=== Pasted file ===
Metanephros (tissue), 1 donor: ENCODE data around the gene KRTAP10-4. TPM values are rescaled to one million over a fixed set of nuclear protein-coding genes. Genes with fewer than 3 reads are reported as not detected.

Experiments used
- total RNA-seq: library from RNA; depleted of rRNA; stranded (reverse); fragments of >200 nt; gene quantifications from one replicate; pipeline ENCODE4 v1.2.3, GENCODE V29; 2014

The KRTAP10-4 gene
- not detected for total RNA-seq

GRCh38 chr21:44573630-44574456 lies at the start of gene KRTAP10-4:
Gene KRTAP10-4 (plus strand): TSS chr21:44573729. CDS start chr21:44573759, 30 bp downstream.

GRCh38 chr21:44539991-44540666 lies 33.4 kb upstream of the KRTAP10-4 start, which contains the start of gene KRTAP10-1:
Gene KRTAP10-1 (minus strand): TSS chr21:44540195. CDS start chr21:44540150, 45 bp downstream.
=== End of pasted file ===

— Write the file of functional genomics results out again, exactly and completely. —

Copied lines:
Metanephros (tissue), 1 donor: ENCODE data around the gene KRTAP10-4. TPM values are rescaled to one million over a fixed set of nuclear protein-coding genes. Genes with fewer than 3 reads are reported as not detected.

Experiments used
- total RNA-seq: library from RNA; depleted of rRNA; stranded (reverse); fragments of >200 nt; gene quantifications from one replicate; pipeline ENCODE4 v1.2.3, GENCODE V29; 2014

The KRTAP10-4 gene
- not detected for total RNA-seq

GRCh38 chr21:44573630-44574456 lies at the start of gene KRTAP10-4:
Gene KRTAP10-4 (plus strand): TSS chr21:44573729. CDS start chr21:44573759, 30 bp downstream.

GRCh38 chr21:44539991-44540666 lies 33.4 kb upstream of the KRTAP10-4 start, which contains the start of gene KRTAP10-1:
Gene KRTAP10-1 (minus strand): TSS chr21:44540195. CDS start chr21:44540150, 45 bp downstream.